No. 66 of 100 Reasons Why Edward de Vere = “Shakespeare”: Part One: He Was a Man of the Theater All His Life

“You are welcome, masters!  Welcome, all! – I am glad to see thee well – Welcome, good friends – O, old friend!  … Masters, you are all welcome! We’ll e’en to’t like French falconers, fly at anything we see.  We’ll have a speech straight.  Come give us a taste of your quality, come a passionate speech!”

Hamlet_play_scene_croppedHamlet loves the players and is first to greet them as they arrive at the castle to perform at Denmark’s royal court.  The prince is overjoyed to see these actors, who are old friends, many of whom he has known since he was a boy.

And it’s a given that the author who wrote those lines was a man of the theater.  The stage was in his bones.  He was at home with plays and players in their magical world.  He made it his business to learn everything he could about the theater, down to the details of entrances, exits, costume changes, musical interludes, sound effects, laughter, tears, fact, fiction – a mix of talents and skills and hard work in service of the powerful art of bringing stories to life on stage through actions and, above all, the power of words.

actors again

But what was the nature of “Shakespeare’s” involvement in the theater?  Was he, as the orthodox scholar tells us, in the same position as the actors who arrive at the court? Was his love of the stage, as we are told, from the perspective of the common players who receive Hamlet’s greeting?  If the writer of this play was one of those actors, as orthodox tradition would have it, would he express his love for his own colleagues through the prince’s point of view?

Isn’t it far more likely that the author himself was of high rank, and that Hamlet’s greeting to the players is a mirror of his own relationship to them?  That the author himself was accustomed to dealing with actors from the lofty heights of a prince?  That the author wrote Hamlet’s lines to the players based on his own experience, using his own sophisticated voice expressing simultaneous affection and condescension?

Castle Hedingham -- an interior view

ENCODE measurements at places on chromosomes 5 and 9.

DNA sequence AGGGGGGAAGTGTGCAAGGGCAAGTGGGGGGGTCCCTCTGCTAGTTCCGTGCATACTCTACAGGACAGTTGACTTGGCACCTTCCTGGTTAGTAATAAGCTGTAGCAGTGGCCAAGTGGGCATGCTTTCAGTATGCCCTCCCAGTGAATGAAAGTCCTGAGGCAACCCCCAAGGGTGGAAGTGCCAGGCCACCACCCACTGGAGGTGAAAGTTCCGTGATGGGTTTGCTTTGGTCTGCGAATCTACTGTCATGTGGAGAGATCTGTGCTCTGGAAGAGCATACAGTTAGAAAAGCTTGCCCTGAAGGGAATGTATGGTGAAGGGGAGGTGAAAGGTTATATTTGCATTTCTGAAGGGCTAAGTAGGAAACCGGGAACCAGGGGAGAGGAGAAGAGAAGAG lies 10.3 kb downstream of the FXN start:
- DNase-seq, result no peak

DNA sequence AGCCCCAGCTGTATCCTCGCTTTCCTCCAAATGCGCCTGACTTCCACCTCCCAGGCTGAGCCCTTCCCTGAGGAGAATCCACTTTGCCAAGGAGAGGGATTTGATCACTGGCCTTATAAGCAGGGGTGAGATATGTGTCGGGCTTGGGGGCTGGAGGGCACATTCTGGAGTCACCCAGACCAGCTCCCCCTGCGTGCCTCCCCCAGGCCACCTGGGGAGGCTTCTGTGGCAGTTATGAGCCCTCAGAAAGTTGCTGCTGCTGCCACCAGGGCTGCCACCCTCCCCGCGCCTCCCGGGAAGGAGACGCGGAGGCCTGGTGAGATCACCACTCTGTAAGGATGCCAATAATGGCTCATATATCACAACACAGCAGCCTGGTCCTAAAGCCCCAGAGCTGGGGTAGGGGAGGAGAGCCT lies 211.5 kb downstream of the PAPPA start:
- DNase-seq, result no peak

Castle Hedingham — an interior view

“Shakespeare” and Edward de Vere, Earl of Oxford lived in the world of the theater; and this fact is Reason No. 66 to conclude they were one and the same.  But unlike the conjectural flights of Stratfordian biography, all pieces of information about the earl’s connection to the stage are documented facts; and for Oxford, it began when he was a young boy and his father’s company of players — who traveled the countryside in summer, performing in courtyards and inns –arrived at the castle for the winter season to provide entertainment for the long cold evenings.

In the graveyard Hamlet learns that the skull in his hands was that of the King’s jester, Yorick, whom the prince had known during his boyhood.  The jester used to give him rollicking piggyback rides filled with laughter; and the memory is engraved in Hamlet’s mind and heart:

Olivier as Hamlet, with the skull of the jester

Olivier as Hamlet, with the skull of the jester

“Alas, poor Yorick!  I knew him, Horatio – a fellow of infinite jest, of most excellent fancy!  He hath borne me on his back a thousand times!” 

Edward de Vere most certainly recalled those evenings warmed by flames in the great stone fireplace while the guests of the castle sat around the long table, all keeling over with laughter, as the prince recalls while speaking to Yorick’s skull:

“Where be your gibes now, your gambols, your songs, your flashes of merriment that were wont to set the table on a roar?”

Part two of this Reason will look at the basic facts showing that Oxford, just as we would expect to find about the author of Hamlet, was a “man of the theater” from the beginning to the end of his life.

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